Survival patterns among younger women with breast cancer: the effects of age, race, stage, and treatment.

G. M. Swanson, C. S. Lin

    Research output: Contribution to journalArticle

    109 Scopus citations

    Abstract

    Several hundred studies of breast cancer survival are published each year; yet few of them include women under the age of 50, and almost none of them specifically examine prognosis among women in their 20s through 40s. The few published reports that analyze survival after breast cancer among these young patients do not provide a consistent or definitive description of their survival experience. The National Cancer Institute's Surveillance, Epidemiology, and End Results (SEER) Program offers a unique opportunity to analyze breast cancer survival in depth among younger women. In this report, survival patterns of all black and white women diagnosed with breast cancer between 1983 and 1989, aged 20 and older, microscopically confirmed, and undergoing surgery, in the SEER program have been analyzed. There are 77,368 women included in this study, 92.8% of whom were white. Less than 1% (562 patients) of these breast cancer patients were between the ages of 20 and 29, 6.5% (5062 patients) were 30-39, and 15.2% (11,789 patients) were 40-49. Survival was calculated utilizing a mixture model to evaluate the cause-specific hazards of dying of breast cancer versus dying of other causes of death. We investigated the hazard of dying of breast cancer versus other causes of death by age at diagnosis, year of diagnosis, extent of disease and diagnosis, and treatment. Stage was stratified into three categories: 1) cases with no axillary lymph node involvement, 2) cases with axillary lymph node involvement, and 3) cases with distant metastases.(ABSTRACT TRUNCATED AT 250 WORDS)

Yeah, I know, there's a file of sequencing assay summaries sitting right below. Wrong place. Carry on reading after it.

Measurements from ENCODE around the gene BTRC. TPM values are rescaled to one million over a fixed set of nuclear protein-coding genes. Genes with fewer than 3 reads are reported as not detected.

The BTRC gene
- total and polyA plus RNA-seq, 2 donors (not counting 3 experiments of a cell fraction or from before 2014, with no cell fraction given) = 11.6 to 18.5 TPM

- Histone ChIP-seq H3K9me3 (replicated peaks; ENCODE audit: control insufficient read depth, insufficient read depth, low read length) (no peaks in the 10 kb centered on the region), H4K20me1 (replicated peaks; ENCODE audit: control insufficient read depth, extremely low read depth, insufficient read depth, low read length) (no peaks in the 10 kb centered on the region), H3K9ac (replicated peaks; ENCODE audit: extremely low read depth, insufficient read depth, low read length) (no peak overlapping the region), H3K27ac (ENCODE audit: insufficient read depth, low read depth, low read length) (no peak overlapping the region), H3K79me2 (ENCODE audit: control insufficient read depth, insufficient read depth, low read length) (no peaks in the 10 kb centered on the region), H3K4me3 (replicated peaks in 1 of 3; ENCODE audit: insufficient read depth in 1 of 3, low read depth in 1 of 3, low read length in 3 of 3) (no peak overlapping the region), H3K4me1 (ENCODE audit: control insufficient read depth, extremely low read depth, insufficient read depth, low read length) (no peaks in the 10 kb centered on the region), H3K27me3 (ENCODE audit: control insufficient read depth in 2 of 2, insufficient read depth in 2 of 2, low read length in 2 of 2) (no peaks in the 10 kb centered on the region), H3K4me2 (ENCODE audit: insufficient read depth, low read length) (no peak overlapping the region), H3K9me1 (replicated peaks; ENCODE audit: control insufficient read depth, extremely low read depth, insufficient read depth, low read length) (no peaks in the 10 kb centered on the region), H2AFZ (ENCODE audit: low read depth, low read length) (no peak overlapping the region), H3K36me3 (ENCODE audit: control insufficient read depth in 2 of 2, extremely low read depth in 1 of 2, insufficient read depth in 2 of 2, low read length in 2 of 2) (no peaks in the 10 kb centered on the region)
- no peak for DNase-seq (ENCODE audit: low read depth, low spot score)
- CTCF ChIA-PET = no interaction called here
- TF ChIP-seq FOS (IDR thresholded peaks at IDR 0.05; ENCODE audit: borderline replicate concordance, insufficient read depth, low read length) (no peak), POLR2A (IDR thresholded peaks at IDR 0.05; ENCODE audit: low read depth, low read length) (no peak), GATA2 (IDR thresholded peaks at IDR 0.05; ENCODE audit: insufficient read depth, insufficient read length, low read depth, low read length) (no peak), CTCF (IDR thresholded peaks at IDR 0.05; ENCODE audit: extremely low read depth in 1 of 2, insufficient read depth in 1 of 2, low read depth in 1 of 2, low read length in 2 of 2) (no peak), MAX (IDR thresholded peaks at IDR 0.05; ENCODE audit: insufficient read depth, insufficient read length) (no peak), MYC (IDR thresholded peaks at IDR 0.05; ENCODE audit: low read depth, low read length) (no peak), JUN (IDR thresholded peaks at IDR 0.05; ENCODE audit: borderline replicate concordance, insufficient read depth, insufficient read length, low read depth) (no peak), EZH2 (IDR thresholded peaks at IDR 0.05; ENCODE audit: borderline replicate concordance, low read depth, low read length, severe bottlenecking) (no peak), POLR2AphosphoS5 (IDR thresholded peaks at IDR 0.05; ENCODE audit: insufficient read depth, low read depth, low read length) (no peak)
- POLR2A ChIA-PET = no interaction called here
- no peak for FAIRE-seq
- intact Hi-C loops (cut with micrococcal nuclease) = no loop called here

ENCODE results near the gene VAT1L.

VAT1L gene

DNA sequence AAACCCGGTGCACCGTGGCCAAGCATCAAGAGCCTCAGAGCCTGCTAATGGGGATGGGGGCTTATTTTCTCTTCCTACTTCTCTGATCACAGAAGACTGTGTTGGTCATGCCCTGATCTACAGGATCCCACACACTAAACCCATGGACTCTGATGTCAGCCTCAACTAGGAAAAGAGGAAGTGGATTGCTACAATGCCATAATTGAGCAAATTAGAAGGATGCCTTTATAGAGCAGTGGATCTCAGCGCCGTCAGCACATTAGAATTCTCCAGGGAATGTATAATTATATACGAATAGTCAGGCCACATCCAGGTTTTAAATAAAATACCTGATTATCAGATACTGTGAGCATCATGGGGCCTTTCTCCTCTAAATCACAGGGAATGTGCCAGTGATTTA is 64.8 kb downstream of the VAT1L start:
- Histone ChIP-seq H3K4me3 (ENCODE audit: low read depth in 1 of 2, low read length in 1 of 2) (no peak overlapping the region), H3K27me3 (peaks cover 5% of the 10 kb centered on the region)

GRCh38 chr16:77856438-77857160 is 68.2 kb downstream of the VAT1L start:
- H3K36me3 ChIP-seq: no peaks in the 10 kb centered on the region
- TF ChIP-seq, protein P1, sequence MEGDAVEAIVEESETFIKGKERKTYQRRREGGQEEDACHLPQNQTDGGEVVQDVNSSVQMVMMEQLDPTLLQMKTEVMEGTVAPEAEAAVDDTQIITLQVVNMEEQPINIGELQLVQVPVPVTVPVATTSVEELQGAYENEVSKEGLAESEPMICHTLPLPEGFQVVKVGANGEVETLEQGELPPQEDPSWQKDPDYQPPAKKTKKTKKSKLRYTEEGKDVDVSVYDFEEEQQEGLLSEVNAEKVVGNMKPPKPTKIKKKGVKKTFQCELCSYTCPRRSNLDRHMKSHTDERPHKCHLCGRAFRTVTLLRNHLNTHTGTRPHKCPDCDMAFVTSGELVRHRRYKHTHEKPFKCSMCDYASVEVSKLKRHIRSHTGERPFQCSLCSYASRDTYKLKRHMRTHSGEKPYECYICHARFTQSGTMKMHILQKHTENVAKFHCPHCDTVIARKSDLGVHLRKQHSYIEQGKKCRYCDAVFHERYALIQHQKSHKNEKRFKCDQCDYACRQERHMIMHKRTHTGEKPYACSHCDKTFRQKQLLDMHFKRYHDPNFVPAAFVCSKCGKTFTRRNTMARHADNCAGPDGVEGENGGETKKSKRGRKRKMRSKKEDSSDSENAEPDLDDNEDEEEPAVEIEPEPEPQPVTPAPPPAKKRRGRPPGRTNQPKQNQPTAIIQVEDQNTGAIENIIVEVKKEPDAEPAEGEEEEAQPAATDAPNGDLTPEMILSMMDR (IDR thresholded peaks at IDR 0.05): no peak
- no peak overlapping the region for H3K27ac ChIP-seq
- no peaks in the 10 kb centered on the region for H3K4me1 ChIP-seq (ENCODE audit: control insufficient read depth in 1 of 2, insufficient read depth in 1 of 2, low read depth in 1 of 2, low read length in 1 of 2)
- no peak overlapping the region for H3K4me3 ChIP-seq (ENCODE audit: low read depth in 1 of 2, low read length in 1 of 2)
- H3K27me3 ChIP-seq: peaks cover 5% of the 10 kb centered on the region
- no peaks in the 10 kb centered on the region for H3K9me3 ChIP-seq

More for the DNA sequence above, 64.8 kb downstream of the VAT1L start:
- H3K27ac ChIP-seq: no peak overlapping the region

Original languageEnglish (US)
    Pages (from-to)69-77
    Number of pages9
    JournalJournal of the National Cancer Institute. Monographs
    Issue number16
    StatePublished - 1994

    ASJC Scopus subject areas

    • Oncology
    • Cancer Research

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